Interview with Rahm Fama - Star of the Food Network's Meat and PotatoesMy readers absolutely love pork, but they sometimes complain that it’s tricky to cook. I was wondering do you have any tips for cooking pork that you could share with them?
Rahm: Well there are different areas of the pork that need to have a lot of attention and then some not so much attention. I would start with asking the butcher for, and this is slow and low is the greatest thing for pork I think. It’s hard to mess up. The crock pot, the simple crock pot. Find a great BBQ or chili recipe, start with the butt and shoulder, cube it up and just let it sit in the crock pot and let it just cook slow and low. And that’s when, that’s when it becomes easy. You don’t have to mess with it so much, but seeing it what it becomes after hours and hours and hours. Find a great either, like maybe a pork stew or even a chili or a BBQ, but I’m thinking the butt and slow and low is the easiest thing for beginning cooks. And then you can get into the loin and the chops and there is a lot more confusion. But more really interesting stuff like headcheese and a lot of different snouts and stuff like that, that I really absolutely adore.
Now-a-days there is a stigma associated with eating red meat on a regular basis because its not generally considered healthy. Is there a way to incorporate red meat into your diet in a healthy way?
Rahm: Of course, I think everything in moderation is good. I think that a lot of red meat and even for myself as a meat connoisseur, an absolute fanatic, I also have to be very aware of what I’m eating at a consistent basis and I take a break and I go onto some pork or lamb. You know, I don’t eat red meat consistently on an everyday basis. Or there is also in moderation. So, I’m thinking, you know if you’re going to eat a big T-bone in one night, maybe you know try some veal or something the next night. Try and switch it up a little bit.
I know you should cut against the grain when you cut beef, but what does that actually do?
Rahm: So there are connective tissues all on these connective tissues. There is a certain way and there is kind of a certain way not to. Because the grain runs like a muscle - it has ribbons and tissue, and when you kind of grip against it what it’s doing is cutting all those connective tissues to allow it to be more tender and elastic. So if you cut with it, not that it’s going to be tough, but it is going to be really stringy. The whole object is you want it to fall apart in your mouth. If you cut it with the brisket with the grain then you are going to have long strings that you can probably play tug of war with it. If you cut against the grain then there’s going to be no elastic bands you’re going to be cutting it.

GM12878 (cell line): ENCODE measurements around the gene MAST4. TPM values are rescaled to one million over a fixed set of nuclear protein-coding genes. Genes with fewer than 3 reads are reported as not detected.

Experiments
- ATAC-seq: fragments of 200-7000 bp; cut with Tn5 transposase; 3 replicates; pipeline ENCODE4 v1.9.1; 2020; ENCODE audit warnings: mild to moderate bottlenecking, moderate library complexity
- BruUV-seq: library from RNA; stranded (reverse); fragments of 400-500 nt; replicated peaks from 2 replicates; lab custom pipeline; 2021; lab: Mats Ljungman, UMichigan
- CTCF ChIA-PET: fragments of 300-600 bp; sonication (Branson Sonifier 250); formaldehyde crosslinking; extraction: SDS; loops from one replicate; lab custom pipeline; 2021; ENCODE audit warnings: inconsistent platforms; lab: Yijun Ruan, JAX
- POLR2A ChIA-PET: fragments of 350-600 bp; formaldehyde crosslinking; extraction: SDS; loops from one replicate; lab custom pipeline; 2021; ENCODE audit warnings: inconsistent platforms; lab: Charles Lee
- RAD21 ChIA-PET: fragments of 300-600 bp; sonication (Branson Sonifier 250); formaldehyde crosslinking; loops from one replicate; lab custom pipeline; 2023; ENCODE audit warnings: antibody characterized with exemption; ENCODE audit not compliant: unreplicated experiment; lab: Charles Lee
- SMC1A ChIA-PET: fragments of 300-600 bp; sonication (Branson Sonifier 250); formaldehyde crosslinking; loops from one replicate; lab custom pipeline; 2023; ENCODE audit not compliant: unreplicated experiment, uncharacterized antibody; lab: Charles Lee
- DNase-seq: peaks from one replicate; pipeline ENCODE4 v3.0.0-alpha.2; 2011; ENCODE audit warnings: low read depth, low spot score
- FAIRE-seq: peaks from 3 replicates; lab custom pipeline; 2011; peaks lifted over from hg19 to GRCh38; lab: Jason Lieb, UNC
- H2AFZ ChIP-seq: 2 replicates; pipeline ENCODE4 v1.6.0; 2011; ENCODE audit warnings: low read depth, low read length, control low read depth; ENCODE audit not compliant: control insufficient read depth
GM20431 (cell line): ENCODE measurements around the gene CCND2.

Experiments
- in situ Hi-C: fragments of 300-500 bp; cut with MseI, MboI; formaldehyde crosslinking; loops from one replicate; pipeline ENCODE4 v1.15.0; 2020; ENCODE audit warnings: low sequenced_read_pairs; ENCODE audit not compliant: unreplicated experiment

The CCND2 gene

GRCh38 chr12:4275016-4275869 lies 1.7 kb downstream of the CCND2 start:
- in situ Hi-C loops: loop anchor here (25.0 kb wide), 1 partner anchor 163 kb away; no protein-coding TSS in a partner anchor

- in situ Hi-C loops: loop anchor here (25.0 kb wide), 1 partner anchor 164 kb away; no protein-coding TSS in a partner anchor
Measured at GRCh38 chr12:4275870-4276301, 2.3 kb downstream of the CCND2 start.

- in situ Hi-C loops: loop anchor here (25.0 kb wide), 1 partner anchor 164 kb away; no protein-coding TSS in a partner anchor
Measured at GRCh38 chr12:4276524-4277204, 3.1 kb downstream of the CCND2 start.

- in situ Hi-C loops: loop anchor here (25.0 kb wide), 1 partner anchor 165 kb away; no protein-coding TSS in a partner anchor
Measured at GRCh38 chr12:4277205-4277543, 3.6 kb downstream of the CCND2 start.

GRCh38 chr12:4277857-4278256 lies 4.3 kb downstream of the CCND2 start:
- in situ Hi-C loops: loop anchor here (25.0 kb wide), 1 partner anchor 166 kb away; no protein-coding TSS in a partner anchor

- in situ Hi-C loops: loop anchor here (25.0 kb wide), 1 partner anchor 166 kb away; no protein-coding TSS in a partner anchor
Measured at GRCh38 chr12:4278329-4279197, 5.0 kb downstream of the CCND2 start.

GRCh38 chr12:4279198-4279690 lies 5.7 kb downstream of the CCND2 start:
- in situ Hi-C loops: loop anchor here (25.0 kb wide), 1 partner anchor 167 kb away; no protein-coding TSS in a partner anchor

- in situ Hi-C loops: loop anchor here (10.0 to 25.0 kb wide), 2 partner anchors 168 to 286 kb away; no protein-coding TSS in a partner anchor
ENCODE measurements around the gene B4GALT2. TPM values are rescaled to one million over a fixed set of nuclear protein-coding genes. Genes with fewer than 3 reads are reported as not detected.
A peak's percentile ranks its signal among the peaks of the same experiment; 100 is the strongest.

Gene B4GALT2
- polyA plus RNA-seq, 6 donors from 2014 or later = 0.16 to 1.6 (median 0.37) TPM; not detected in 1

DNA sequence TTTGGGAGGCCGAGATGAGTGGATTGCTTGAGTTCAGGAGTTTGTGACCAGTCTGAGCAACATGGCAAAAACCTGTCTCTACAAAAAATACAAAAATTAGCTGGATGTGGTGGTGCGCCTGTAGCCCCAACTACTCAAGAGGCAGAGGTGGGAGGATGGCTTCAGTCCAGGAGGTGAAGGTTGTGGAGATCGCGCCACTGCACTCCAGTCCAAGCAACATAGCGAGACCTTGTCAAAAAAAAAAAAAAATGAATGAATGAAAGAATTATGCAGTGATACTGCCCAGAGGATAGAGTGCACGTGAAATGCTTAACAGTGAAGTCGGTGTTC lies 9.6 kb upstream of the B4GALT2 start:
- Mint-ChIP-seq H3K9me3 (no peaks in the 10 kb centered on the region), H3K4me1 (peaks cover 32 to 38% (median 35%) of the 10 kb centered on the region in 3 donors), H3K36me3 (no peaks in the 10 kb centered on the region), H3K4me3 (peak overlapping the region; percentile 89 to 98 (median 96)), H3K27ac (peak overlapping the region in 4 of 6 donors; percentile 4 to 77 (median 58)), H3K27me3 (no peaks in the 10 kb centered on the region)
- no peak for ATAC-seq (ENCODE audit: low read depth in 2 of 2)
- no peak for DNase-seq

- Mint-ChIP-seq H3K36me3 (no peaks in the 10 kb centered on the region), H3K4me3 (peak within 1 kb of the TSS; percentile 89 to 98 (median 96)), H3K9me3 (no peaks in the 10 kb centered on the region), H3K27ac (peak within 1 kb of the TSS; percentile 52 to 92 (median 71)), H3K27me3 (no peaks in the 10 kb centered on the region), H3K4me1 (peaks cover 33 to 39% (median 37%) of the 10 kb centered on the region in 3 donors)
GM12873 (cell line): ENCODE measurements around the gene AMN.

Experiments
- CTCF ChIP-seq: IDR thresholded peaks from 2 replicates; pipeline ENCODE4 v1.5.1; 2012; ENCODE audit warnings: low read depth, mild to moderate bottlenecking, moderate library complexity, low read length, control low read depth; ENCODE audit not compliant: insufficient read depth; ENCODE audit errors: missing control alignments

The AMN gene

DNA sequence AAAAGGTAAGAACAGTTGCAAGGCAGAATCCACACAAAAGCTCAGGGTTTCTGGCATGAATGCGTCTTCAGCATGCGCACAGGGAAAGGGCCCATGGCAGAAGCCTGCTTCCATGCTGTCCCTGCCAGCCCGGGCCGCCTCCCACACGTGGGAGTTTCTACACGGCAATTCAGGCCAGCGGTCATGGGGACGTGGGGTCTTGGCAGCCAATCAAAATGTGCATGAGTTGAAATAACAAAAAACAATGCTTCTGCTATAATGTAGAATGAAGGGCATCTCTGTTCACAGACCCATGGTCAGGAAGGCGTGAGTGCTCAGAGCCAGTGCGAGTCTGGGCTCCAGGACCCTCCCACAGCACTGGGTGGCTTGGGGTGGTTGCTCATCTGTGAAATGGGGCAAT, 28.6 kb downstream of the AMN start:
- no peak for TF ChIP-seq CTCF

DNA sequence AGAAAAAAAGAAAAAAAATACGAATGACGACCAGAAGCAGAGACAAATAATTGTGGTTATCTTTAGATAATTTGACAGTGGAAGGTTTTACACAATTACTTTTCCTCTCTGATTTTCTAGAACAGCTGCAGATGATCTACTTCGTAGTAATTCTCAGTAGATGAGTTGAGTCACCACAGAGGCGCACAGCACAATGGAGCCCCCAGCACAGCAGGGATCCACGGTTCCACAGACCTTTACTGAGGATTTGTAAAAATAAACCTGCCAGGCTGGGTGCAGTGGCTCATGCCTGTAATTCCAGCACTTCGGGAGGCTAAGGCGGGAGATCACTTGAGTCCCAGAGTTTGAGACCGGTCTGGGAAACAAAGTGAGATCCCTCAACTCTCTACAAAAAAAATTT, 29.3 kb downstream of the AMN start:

Why a show on meat? How did you come up with developing a show unapologetically and uninhibitedly about the love of meat?
Rahm: Well, you know I wanted to do it on cats, but Bugs Bunny would have been my biggest fan. Just kidding. I was just trying to make some sense of humor here. I think that meat is just at a culinary stand point it’s so culinary and it’s culinary fun. It’s still fun, it’s knowledgeable, it’s serious and I just think there’s just so much to it; and its complex but yet so easy. There’s just so much to it. It’s kind of like the jewel of cooking I think. And it’s a lot of different cuisines from Spanish to Italian to French to, even you know, to the American hamburger. It is widely used and we have to be culinary, constantly changing or we will get bored. And there are always changes. BBQ has evolved from one thing to another but it’s still around. It’s very competitive. Steak houses are still to this day one of America’s favorite restaurants. They are still thriving and you know there are different variations of steak houses and I just think there is just so much to it that I like and I would like to learn more and more about it everyday.
There has been this movement towards the chef butcher shop. You know meat makers that you can buy from on a regular basis and they know the best way to cook each cut. Do you see something emerging in our food culture, turning to principle items that they should be bought from by your butcher?
Rahm: You know I think you just answered that question yourself. I’m telling you that I remember but I don’t remember the days. And I would love to remember the days, but I hate to say it but I remember the days when there were butchers. Do you remember the day maybe of the gray haired butcher that stood over the counter and everything was wrapped in the butcher paper? And he’d ask you what you were cooking that day, and you’d say I’m going to be making this. And he picked out the best cut and then he would kind of look at his fingers to make sure his fingers were all there, because it is very dangerous, and kind of a creepy job. But it was that fun butcher that I wish we had in every grocery store, rather then just cellophane wrapped packaging and you’re going ‘Ugh, what do I do with this? When do I do this?’ You have the butcher to kind of guide you. This is stew meat, your going to want to take this home for stew. You don’t know how many times I bet there is somebody going to buy tenderloin because it’s the most expensive and not cooking it properly because you just don’t know. I would love to see more butcher shops, I would love to see more charcuterie. Charcuterie is so fascinating and really about now is the art of charcuterie. And the fact that the restaurants are doing it now themselves is absolutely amazing.